Emma Mudge, Senior Psychological Wellbeing Practitioner at AXA Health’s Consultant Psychologist

What is resilience and why is it important?


13 October 2023

Resilience is generally understood as someone’s ability to ability to take on pressure in a positive way and recover quickly from adversity. Being resilient means we typically have a set of skills that can be learnt and developed; including cognitive, behavioural and emotional responses.

You might have heard of resilience being described as ‘bouncebackability’. There’s a potential downside of considering resilience as bouncing back, we might get into unhelpful self-doubt and self-condemnation if we don’t recover as quickly as we think we should.  Also, we are potentially not the same person as we once were after facing adversity, we’ve had the opportunity to learn new skills, resources and knowledge. It might make more sense to suggest ‘bounceforwardability’ – even though it’s a bit of a mouthful! But it considers growth, progression, learning as a result of the challenge. Another alternative might be ‘growing with’ ability. 

How can you build your resilience?

Resilience isn’t a trait that you either have or don’t have. Like any skill, resilience can be developed, it just takes some practice, so if you aren't as resilient as you'd like to be, you can build on your existing skills to become more so. There are some simple things you can do that can make a big difference, for example, moderate exercise, maintaining a healthy diet, and getting plenty of good quality sleep and some ‘me time’ are great things to start with.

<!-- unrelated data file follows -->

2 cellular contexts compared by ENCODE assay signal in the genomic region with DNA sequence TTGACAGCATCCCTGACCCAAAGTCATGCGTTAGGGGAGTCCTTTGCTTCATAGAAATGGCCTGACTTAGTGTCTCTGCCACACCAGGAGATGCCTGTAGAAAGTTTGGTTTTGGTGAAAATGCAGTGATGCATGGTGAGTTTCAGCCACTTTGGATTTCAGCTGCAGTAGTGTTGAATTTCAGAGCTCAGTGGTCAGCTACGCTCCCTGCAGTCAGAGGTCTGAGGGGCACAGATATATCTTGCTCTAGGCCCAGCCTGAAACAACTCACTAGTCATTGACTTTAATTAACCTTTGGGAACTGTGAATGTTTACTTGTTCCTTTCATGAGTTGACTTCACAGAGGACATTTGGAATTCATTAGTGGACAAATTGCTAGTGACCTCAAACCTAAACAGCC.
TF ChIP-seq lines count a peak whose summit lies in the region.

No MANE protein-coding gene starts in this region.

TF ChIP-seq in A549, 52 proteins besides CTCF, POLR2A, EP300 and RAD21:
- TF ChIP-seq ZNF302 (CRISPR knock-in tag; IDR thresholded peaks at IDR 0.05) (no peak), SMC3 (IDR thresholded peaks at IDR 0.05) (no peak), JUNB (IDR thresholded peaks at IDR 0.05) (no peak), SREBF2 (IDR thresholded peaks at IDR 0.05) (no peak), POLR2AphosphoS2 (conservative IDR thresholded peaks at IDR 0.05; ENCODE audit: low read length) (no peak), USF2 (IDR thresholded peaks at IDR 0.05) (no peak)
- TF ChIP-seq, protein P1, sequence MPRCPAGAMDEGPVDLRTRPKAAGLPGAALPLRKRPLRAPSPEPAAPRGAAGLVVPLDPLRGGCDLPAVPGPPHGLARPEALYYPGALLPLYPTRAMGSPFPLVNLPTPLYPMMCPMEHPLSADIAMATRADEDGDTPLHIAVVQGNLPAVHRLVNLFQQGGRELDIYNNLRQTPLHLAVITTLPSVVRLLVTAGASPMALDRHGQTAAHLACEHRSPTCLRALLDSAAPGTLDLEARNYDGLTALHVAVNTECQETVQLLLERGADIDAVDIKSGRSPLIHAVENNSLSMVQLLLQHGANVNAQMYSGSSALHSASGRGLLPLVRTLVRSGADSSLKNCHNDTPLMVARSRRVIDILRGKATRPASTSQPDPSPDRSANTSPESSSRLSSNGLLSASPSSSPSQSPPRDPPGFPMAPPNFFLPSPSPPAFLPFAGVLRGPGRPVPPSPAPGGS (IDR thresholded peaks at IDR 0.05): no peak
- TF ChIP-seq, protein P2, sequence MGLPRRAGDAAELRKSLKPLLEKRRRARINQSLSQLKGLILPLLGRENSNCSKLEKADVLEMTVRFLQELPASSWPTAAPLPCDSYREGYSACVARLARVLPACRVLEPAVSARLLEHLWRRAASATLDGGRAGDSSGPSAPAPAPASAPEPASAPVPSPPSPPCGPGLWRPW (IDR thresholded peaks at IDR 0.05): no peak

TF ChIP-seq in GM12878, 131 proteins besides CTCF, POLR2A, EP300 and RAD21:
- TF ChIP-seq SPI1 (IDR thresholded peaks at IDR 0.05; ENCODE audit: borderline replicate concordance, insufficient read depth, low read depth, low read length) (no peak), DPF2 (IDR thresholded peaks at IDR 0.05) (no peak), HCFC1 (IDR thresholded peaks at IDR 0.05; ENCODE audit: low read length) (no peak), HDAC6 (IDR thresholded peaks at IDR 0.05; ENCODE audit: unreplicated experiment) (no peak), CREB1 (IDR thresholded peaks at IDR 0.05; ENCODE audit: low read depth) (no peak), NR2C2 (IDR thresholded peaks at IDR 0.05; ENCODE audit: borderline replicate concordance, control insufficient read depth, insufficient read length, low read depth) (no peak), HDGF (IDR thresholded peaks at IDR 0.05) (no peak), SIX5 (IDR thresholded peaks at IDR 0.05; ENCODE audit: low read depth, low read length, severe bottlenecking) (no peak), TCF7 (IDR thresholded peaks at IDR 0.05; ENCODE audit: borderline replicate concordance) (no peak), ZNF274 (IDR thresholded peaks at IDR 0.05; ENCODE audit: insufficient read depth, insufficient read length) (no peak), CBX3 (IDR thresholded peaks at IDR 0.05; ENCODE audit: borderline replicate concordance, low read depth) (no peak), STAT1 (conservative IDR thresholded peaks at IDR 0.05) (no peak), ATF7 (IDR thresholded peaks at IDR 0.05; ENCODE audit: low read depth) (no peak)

With this in mind, here are five ways to help you not only survive, but thrive, in work, rest and play.

1. Improve your energy

A physically or mentally demanding lifestyle can leave you feeling drained, especially if you don’t balance this out by getting enough good quality sleep. This, in turn, affects how resilient you may feel. To help you reduce sleep disturbance and feel more alert, try:

  • Reducing caffeine intake, particularly in the afternoon.
  • Exercising regularly, drinking plenty of water and eating healthily.
  • Managing boundaries between work and home and finding ways to switch off.
  • Taking regular breaks at work.

You'll find more sleep tips in our article on how to get a better night's sleep, or take a look at our article for more ways to fight fatigue and boost your energy.

2. Create meaningful relationships

Loneliness can take a real toll on both your mental and physical health1. Having meaningful relationships through a support network of family, friends, colleagues and other social groups helps us feel connected and valued. This is important when you’re facing tricky situations because you know where to find support, advice and comfort.

  • Supporting and comforting others can nurture and strengthen our relationships and enable us to learn from each other.
  • Who is your support network and what types of support they offer? If you’re not getting the types of support you need, consider where this could come from.

3. Try to get some perspective